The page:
New Zealand has become the first country to introduce a ban on thin plastic bags commonly used by supermarket customers to collect fruit and vegetables.
The new ban, which came into force on Saturday, will also extend to plastic straws and silverware, as the government expands its campaign against single-use plastics which account for half of the plastic produced globally each year. .
“The manufacture, sale or distribution of single-use plastic bags, plastic plates, bowls and cutlery is prohibited,” the government said.
However, supermarkets, pharmacies, hospitality venues and health and disability services are still allowed to sell and supply plastic straws to people with disabilities who need them.
New Zealand customers have been bringing their own reusable tote bags to stores to carry their purchases since take-out plastic bags were banned in 2019.
Authorities estimate that, on average, each New Zealander sends more than three-quarters of a tonne of waste to landfill each year.
“New Zealand produces too much waste, too much plastic waste,” said Associate Environment Minister Rachel Brooking.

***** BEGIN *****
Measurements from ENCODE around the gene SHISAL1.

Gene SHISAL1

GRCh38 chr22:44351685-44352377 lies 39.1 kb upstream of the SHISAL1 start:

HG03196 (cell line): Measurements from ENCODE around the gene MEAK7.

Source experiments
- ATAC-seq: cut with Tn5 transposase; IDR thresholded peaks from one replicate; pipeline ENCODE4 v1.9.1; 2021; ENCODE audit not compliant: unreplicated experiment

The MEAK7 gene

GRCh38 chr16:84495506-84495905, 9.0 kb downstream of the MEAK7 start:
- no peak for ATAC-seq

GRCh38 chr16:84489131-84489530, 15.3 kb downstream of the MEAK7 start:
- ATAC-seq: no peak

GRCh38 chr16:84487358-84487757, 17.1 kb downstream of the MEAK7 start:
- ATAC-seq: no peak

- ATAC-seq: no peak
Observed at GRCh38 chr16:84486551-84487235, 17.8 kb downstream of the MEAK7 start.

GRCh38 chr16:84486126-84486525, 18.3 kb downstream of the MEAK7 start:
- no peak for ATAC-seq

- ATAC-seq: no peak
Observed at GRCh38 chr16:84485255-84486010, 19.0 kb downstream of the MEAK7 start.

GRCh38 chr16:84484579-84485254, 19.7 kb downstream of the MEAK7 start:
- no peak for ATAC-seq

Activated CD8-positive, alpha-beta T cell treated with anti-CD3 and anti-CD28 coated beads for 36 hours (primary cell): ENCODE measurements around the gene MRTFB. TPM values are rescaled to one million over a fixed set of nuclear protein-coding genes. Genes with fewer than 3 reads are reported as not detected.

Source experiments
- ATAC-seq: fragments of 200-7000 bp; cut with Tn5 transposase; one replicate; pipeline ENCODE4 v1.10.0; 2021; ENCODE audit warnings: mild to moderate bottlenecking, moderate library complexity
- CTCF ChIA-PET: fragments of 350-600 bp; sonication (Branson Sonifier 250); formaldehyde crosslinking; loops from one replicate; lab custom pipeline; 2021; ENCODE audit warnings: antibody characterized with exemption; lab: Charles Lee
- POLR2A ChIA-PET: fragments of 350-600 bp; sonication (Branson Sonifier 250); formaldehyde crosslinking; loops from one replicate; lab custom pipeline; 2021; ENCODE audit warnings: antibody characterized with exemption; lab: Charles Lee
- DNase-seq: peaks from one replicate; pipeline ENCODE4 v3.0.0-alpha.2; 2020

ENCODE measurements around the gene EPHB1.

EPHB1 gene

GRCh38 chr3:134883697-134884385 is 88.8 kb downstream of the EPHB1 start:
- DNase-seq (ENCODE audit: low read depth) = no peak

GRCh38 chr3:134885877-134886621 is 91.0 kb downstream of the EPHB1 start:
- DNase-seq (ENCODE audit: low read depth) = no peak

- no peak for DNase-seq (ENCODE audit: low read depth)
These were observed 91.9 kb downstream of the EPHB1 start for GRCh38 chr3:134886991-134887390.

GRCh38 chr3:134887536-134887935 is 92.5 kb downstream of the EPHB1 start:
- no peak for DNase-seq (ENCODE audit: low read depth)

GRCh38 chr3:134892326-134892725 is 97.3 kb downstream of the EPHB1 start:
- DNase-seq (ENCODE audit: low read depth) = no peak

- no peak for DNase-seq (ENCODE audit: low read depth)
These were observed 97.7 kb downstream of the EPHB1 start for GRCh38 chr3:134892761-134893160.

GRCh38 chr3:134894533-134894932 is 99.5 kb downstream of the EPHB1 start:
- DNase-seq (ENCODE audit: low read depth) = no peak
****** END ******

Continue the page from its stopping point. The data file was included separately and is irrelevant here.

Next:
Ms Brooking said the 2019 bag ban had already stopped the use of more than a billion plastic bags in New Zealand, and the new thin bag ban would add a further reduction of 150 million bags per year.
Ms Brooking said the focus would be on educating people not to use plastic bags, but authorities could impose penalties on businesses that choose to flout the rules.
The government’s website says all businesses are “legally required to comply with the regulations” and the Department of the Environment will work with businesses first to ensure they understand the rules.
“We will take enforcement action where appropriate, particularly in the event of systemic or ongoing non-compliance,” a ministry statement said.
Supermarket chain Countdown has started selling polyester mesh bags that can be washed and reused.
New Zealand began its efforts to minimize plastic use in 2019, when it banned the thicker plastic shopping bags customers used to carry groceries home.
Before extending the ban, officials investigated concerns that the latest ban would not help the environment much if customers simply switched to using disposable paper bags to collect their fruits and vegetables.
“The answer was always yes, it’s still worth doing, but we really want to reduce single-use packaging,” Ms Brooking said. “So we want people to bring their own bags, and supermarkets are selling reusable produce bags.”
Globally, around 300 million tonnes of plastic are produced each year, half of which is for single-use items.
Plastics never completely break down – they just turn into small pieces of plastic that find their way into waterways and food consumed by humans.